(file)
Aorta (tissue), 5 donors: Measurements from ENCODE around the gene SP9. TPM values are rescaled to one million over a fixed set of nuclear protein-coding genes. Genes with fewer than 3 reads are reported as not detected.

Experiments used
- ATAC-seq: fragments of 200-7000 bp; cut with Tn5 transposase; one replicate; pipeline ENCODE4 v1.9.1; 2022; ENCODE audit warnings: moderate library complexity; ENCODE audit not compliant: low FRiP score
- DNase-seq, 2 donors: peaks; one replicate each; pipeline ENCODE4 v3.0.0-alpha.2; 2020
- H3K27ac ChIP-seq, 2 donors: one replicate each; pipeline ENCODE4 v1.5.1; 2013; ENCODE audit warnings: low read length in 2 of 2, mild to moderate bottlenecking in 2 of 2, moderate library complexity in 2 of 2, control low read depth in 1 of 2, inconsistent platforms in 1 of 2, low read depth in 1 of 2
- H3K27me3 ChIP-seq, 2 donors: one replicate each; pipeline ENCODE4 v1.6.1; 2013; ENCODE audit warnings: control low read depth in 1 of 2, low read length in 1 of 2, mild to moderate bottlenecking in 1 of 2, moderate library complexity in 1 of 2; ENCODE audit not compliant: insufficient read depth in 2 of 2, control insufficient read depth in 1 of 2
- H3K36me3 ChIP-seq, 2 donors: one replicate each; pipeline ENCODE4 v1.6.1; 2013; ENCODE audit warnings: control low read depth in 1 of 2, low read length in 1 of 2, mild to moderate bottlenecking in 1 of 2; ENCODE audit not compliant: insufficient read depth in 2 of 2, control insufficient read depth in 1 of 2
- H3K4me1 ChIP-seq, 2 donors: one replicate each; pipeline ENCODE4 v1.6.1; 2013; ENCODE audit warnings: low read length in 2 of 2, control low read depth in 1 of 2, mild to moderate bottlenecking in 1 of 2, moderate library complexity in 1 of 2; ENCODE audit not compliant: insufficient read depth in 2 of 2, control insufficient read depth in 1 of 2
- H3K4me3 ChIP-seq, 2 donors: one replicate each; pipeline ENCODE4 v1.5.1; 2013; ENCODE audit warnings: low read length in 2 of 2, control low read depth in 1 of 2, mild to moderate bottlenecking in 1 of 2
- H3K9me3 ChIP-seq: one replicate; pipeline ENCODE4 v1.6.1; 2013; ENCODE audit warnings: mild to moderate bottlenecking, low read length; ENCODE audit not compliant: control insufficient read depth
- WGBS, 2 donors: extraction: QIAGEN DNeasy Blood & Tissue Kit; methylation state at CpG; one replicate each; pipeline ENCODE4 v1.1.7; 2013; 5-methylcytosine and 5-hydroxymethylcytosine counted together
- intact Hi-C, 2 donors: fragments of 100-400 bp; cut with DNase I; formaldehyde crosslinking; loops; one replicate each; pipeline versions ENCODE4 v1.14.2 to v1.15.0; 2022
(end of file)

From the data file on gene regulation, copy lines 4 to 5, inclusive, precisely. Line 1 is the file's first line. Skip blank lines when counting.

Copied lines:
- DNase-seq, 2 donors: peaks; one replicate each; pipeline ENCODE4 v3.0.0-alpha.2; 2020
- H3K27ac ChIP-seq, 2 donors: one replicate each; pipeline ENCODE4 v1.5.1; 2013; ENCODE audit warnings: low read length in 2 of 2, mild to moderate bottlenecking in 2 of 2, moderate library complexity in 2 of 2, control low read depth in 1 of 2, inconsistent platforms in 1 of 2, low read depth in 1 of 2